To lose weight, it’s helpful to change your thinking. Weight management is about making a lifestyle change. It's not going to happen if you rely on short-term diet after diet to lose weight.
To be successful, be aware of the role that eating plays in your life, and learn how to use positive thinking and behavioral coping strategies to manage your eating and your weight.
To help get you started, here are a few tips:
Tips for healthy eating
- Don't skip meals.
- Do plan meals and snacks ahead of time.
- Do keep track of your eating habits. (See "food diary" below.)
- Do limit night eating.
- Do drink plenty of water.
- Do delay/distract yourself when experiencing cravings.
- Do exercise instead of eating when you are bored.
- Do be attentive when you eat. Don’t eat while watching TV, working, driving or standing.
- Do only eat in certain settings (kitchen table).
- Do watch your portion sizes.
- Do allow yourself to eat a range of foods without forbidding yourself a particular food.
- Do give yourself encouragement.
- Do look for a support person to help you stay motivated and accountable.
- Do be gentle with yourself! Try not to beat yourself up when you lapse.
- Do think of eating healthfully as a lifestyle change.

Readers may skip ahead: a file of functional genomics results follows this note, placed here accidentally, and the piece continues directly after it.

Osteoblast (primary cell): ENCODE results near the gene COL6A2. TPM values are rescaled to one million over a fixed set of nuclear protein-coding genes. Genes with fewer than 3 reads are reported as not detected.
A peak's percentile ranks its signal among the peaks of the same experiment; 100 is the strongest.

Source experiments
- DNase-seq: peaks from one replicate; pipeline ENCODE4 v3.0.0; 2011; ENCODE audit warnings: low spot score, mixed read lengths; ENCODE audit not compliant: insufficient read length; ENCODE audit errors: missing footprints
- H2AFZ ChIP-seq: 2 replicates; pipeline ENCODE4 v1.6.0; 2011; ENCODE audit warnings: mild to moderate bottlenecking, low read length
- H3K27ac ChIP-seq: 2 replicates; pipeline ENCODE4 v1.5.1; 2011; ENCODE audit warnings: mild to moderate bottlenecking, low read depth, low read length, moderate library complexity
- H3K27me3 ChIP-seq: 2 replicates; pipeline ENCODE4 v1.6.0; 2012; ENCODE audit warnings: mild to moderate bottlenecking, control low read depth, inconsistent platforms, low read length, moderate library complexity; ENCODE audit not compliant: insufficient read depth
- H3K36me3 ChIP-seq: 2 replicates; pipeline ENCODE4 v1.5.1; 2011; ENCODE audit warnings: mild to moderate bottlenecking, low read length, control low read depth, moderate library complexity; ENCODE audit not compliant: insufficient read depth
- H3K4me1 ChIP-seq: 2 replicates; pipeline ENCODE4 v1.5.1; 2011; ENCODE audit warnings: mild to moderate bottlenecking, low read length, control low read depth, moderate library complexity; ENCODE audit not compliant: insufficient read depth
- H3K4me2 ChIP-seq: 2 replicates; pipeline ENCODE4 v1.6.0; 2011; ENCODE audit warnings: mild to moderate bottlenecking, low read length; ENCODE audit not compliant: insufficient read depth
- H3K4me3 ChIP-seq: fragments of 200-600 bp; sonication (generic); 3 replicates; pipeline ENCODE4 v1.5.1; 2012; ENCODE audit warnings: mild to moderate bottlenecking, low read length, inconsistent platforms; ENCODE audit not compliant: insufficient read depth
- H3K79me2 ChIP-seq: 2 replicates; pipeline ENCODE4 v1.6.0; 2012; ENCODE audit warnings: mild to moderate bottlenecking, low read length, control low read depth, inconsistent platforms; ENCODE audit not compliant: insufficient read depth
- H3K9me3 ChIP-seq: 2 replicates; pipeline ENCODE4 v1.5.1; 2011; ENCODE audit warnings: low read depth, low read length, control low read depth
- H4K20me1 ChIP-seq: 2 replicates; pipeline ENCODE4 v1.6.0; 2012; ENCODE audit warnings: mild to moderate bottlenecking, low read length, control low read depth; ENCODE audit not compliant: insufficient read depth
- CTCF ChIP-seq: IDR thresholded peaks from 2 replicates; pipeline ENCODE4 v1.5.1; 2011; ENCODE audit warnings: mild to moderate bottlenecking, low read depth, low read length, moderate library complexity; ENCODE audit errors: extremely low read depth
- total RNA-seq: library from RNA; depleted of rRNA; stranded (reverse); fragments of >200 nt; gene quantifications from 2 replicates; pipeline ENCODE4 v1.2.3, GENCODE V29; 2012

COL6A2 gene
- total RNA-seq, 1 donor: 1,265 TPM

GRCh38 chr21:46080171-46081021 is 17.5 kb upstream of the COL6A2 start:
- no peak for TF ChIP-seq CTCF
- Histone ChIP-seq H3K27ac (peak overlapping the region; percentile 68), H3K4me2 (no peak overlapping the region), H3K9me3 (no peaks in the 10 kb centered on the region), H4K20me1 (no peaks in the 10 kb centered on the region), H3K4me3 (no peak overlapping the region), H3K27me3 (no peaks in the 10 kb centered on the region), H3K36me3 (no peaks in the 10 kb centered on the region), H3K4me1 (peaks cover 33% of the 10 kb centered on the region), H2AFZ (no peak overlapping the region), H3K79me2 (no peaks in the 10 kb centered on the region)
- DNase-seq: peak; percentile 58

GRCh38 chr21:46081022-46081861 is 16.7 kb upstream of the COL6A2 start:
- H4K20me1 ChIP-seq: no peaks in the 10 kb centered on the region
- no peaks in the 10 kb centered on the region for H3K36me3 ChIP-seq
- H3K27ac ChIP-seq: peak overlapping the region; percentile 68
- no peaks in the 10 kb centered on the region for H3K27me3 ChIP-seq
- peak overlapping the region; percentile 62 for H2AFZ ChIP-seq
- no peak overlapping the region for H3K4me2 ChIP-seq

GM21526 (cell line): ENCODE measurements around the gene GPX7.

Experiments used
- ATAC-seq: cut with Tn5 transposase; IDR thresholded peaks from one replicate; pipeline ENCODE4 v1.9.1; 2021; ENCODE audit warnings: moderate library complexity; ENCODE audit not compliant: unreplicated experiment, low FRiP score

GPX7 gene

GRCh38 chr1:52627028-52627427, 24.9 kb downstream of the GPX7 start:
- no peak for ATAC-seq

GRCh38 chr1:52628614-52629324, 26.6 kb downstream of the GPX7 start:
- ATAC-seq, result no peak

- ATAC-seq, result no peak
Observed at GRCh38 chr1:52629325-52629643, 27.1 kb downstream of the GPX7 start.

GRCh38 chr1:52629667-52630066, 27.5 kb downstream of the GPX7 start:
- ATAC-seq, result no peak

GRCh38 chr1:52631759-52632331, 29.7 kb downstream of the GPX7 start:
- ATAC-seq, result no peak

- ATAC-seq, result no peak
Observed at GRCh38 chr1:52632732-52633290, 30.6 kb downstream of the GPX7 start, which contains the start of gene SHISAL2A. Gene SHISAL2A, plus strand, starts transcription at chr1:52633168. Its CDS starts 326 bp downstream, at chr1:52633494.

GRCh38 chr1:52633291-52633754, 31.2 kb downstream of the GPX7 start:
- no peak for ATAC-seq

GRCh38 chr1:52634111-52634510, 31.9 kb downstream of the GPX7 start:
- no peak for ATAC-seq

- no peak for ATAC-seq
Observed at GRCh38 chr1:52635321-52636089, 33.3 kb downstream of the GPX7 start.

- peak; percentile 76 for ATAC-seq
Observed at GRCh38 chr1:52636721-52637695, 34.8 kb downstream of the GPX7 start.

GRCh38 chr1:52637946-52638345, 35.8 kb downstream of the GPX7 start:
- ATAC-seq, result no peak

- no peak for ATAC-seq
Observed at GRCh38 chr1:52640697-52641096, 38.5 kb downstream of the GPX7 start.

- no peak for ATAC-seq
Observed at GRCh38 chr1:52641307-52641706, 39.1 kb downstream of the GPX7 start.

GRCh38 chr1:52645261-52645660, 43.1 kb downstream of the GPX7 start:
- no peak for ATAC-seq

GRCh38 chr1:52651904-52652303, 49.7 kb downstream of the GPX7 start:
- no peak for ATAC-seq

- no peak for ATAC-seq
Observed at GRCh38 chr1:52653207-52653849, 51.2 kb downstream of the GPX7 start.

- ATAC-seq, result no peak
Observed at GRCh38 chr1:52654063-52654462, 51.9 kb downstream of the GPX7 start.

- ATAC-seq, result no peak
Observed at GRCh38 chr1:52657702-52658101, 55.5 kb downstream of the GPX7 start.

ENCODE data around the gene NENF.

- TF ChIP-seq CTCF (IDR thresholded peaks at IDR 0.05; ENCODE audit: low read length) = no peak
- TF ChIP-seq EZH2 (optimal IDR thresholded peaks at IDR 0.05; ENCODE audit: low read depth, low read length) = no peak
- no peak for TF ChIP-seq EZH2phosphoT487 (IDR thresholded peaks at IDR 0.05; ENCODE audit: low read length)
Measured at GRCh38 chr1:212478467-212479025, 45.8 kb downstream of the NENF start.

- Do use the scale mindfully. Weigh yourself no more than once a week.
- Do make healthy food choices.
The food diary
A food diary is a tool to record in detail:
- What food you eat.
- When you eat.
- How you feel when you're eating.
- What you are doing (if anything) while you are eating.
The diary can help you get a better understanding of what you eat and why you eat it. It also can help your doctor, therapist, or dietitian work with you to make the necessary changes for successful weight management.
- National Heart, Lung, and Blood Institute. Guide to Behavior Change: Your Weight Is Important Accessed 8/25/2020.
- National Institute of Diabetes and Digestive and Kidney Diseases. Weight Management and Healthy Living Tips. Accessed 8/25/2020.
- USDA Nutrition.gov. Healthy Living and Weight. Accessed 8/25/2020.